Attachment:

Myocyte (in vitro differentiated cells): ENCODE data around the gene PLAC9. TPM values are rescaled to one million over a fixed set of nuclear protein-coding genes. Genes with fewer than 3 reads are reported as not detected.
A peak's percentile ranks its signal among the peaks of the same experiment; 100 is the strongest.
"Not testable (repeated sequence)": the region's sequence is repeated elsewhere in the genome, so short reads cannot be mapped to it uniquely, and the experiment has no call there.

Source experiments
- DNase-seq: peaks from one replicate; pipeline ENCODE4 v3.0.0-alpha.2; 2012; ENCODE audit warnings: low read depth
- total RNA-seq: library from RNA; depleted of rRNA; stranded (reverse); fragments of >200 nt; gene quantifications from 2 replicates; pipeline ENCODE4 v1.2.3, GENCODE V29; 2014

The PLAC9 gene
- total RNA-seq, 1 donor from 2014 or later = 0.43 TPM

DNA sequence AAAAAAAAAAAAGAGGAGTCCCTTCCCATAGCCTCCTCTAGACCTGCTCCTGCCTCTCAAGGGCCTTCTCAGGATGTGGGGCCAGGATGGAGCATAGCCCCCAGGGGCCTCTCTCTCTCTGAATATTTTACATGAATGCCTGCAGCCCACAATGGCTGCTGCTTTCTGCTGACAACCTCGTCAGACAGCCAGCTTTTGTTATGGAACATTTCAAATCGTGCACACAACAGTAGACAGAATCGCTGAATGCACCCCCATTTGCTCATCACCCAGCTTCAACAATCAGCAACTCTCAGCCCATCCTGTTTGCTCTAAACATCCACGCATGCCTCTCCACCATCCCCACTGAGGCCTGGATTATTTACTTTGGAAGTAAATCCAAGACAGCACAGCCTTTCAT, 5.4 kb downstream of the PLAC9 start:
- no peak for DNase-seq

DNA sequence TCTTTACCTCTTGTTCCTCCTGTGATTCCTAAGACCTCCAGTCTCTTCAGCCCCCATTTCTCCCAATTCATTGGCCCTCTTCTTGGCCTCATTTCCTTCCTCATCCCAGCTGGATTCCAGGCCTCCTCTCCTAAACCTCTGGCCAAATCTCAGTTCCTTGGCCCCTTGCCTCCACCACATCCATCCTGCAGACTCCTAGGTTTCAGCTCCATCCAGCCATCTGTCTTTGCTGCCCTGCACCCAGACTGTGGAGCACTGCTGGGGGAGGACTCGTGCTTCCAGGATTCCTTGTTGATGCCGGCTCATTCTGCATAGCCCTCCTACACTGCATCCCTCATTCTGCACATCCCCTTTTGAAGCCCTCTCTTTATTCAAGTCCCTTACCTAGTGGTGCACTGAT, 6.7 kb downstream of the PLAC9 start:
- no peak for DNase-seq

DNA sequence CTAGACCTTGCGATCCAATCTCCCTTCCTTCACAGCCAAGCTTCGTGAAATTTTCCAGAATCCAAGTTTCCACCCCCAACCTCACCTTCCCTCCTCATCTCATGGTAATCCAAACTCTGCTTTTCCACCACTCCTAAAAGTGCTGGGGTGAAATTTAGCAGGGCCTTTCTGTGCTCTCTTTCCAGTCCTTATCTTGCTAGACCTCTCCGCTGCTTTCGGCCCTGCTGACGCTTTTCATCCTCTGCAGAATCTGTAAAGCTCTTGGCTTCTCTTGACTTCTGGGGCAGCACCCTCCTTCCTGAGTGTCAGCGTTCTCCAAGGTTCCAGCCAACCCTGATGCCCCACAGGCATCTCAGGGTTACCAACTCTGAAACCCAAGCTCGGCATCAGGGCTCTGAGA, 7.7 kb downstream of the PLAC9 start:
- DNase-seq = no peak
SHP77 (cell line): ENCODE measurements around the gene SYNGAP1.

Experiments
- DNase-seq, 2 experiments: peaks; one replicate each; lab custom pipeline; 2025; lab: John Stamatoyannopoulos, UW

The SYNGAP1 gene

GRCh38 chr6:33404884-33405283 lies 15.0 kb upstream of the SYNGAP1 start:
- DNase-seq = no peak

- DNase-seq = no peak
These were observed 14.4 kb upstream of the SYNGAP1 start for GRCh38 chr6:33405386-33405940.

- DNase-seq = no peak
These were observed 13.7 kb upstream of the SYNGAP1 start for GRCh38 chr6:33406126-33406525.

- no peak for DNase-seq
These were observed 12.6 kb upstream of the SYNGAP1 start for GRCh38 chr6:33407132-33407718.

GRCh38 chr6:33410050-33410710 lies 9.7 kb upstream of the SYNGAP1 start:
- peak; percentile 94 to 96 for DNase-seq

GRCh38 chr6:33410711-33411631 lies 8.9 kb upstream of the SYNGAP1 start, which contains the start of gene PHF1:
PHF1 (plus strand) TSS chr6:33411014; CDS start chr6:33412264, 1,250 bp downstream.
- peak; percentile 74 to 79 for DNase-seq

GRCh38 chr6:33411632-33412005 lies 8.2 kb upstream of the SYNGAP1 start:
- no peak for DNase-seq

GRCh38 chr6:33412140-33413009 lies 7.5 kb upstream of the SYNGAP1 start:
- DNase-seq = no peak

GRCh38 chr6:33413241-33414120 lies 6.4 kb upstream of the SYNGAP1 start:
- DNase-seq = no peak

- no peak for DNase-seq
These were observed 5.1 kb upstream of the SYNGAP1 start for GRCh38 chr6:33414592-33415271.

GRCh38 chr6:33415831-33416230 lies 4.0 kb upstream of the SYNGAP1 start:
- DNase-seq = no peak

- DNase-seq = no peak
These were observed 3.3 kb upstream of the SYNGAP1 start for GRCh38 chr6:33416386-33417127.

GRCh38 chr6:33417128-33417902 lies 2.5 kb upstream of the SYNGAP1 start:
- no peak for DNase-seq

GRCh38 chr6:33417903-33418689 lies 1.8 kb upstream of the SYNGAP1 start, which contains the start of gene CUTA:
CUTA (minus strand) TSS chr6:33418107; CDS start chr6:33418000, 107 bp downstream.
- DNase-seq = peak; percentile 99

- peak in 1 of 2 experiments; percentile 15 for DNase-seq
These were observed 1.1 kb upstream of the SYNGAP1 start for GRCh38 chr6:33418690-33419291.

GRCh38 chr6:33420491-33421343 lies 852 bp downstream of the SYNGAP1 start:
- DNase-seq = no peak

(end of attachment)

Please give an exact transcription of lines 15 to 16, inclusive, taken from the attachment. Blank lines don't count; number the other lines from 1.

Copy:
SHP77 (cell line): ENCODE measurements around the gene SYNGAP1.

Experiments